The United Arab Emirates will be the first of the Gulf Co-operation Council nations to develop nuclear power – and only the second in the Middle East after Iran. In this exclusive interview, the CEO of the Emirates Nuclear Energy Corporation (ENEC), Mohamed Al Hammadi, explains why the UAE has chosen to develop nuclear energy, why he is confident the new reactors will come on stream on time and within budget, and why the nation sees itself as a model of how nuclear power can be developed cost-effectively and safely.
Q: The United Arab Emirates has taken a leading role in the Middle East and North Africa with its future energy initiatives, as embodied by Masdar, and is also rich in oil and natural gas. Why the need for nuclear power?
A: We expect an average annual growth of 9% in electricity demand and the forecast is that by 2020 it will reach around 40GW. It’s a challenge to meet that demand for electricity, so in 2006 and 2007 we carried out a very comprehensive energy study. We looked at all of the options to generate electricity and we tried to create a diversified portfolio of energies that would supply the needs of the nation, to become developed and to become sustainable.
We looked at coal and at renewables and at nuclear. We also have gas and diesel to make electricity. And with all that stacked up, economically and environmentally nuclear came out as one of the viable options. So did renewables and that’s why Masdar was initiated. The more we scrutinised nuclear, the more it looked a viable option – in that it is safe, clean and environmentally friendly, and also very economical compared to other options.
Q: How will the start-up of the four proposed nuclear reactors of 1400 MW each between 2017 and 2020 affect the UAE’s energy mix and its emissions of carbon dioxide? And what will be the impact on the consumption of natural gas?
A: The four plants we are building will cater for around a quarter of the electricity generation for the nation – and will contribute a saving of around 12 million tonnes of CO2 emissions annually. Gas will not be impacted. Even with the gas and oil currently available in the country, plus nuclear, plus renewables, we are still also buying LNG from outside.
Q: Your nuclear programme is being implemented under a US$20 billion contract agreed with Korea Electric Power Company. Why did you choose to award that contract to KEPCO?
A: We did a very comprehensive study for almost a year to analyse the different parameters. Our key was choosing somebody who has done it before and succeeded in doing it in a systematic manner – and managed to build the human capacity, one of the most important factors. The Koreans have a third-generation reactor – the AP 1400 – and they offered us a comprehensive deal that was commercially viable. They met all our pre-conditions to sign the contract, to be able to deliver on time, on budget, safely. Today we are executing the project with them and we are seeing that the choice we made in 2009 was the right one.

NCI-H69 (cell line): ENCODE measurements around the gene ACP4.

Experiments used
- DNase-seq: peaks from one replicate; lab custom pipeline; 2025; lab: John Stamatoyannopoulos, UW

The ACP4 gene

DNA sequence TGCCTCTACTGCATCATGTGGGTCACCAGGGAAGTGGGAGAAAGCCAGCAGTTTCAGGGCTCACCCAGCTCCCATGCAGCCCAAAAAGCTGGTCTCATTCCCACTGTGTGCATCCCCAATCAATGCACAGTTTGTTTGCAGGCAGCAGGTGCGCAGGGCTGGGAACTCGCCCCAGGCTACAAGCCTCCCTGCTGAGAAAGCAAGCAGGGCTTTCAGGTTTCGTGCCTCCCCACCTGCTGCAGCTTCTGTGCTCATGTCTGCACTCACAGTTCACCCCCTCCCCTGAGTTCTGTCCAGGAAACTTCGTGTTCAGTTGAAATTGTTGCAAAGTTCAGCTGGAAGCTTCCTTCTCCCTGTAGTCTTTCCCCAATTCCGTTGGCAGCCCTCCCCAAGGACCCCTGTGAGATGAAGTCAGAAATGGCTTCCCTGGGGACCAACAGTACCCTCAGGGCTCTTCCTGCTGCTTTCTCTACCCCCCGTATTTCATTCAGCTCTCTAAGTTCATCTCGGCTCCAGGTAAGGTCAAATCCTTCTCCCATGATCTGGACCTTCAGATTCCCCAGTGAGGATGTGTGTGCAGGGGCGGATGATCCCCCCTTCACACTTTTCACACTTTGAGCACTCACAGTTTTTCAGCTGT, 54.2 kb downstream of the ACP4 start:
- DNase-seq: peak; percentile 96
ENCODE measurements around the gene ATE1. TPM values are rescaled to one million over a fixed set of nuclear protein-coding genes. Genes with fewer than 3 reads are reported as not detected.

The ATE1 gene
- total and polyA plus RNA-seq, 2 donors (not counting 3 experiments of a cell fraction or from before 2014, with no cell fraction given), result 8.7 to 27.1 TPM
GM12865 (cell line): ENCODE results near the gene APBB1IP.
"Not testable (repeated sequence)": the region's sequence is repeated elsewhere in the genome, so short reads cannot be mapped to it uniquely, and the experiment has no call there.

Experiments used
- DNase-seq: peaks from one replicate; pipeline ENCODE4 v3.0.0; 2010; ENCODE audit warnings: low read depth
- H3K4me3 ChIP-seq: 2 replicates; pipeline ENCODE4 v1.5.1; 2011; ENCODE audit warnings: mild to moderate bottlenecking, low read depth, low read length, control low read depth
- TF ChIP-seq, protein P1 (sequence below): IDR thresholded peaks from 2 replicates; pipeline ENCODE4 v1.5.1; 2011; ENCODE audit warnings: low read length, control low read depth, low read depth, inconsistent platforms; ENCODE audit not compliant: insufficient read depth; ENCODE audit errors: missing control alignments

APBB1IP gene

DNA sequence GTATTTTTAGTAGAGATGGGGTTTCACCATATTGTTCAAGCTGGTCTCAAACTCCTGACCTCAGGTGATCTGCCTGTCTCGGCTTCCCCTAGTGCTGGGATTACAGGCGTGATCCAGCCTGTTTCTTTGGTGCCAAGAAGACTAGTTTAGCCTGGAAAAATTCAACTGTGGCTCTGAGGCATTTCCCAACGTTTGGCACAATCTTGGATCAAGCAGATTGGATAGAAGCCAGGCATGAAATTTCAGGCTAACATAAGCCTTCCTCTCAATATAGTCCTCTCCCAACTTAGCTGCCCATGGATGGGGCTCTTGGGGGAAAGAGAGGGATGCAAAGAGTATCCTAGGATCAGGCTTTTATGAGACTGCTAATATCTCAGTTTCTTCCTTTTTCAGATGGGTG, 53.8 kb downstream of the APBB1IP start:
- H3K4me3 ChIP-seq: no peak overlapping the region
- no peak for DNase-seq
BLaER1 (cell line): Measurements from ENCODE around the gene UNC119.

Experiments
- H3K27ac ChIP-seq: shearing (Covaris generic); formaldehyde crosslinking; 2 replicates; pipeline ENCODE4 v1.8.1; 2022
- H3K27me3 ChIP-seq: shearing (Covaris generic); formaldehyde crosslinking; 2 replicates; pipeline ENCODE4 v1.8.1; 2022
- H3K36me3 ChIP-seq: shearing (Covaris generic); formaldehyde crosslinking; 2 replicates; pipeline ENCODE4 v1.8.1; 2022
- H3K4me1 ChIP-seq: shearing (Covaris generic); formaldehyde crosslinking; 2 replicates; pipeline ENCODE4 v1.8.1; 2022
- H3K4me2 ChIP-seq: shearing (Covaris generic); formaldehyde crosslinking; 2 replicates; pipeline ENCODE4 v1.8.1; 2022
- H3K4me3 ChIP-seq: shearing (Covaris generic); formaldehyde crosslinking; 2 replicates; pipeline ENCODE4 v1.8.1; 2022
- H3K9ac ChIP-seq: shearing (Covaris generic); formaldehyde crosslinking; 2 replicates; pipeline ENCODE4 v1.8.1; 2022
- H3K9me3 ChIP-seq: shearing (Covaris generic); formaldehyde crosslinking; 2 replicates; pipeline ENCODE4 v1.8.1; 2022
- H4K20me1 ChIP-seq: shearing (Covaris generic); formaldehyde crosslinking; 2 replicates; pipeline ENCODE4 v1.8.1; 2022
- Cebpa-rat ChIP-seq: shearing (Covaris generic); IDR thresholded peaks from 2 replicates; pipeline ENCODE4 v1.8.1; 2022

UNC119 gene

Q: Nuclear programmes in some countries have suffered severe cost over-runs and construction delays. How confident are you that your reactors will come on stream on time and within budget?
A: When we selected the Koreans we were very blunt and very thorough in our review. We had guys from the international nuclear community, with experience in building nuclear power plants, who went to Korea. They sat with the engineering companies, with the utilities, with the suppliers, with the manufacturers, and questioned and tested them on their quality standards, their management and their methodologies. Everything the Koreans promised, they’ve been delivering to us.
Also, the UAE has been very successful in major project developments in oil and gas and other major infrastructures in the country. We have the confidence and expertise to tackle major project challenges.
Q: The Fukushima event in Japan in 2011 led to some countries deciding to phase out nuclear power. Japan itself is torn over the role that nuclear should play in its future energy supply. What impact did Fukushima and its aftermath have on the thinking of the UAE government and ENEC?
A: We did our design and technology selection in 2008 and signed a contract in 2009. Fukushima was designed in the 1960s and commissioned in 1971, so the engineering was done more than 40 years ago. The revolutionary design that the Koreans have used, and offered us, has the privilege of incorporating lessons learned throughout 40 years of improvements to nuclear power plants.
Looking at other countries, Japan’s new energy plan has nuclear as one of the options. Looking at Germany, it’s a very expensive bill that they’re paying – by having to build coal or other not very environmentally friendly plants and having to buy expensive energy from France and other neighbouring countries.
Q: Several major concerns with nuclear power surround the nuclear fuel cycle. How will you be sourcing fuel? And what will you be doing to make spent fuel and other hazardous materials safe?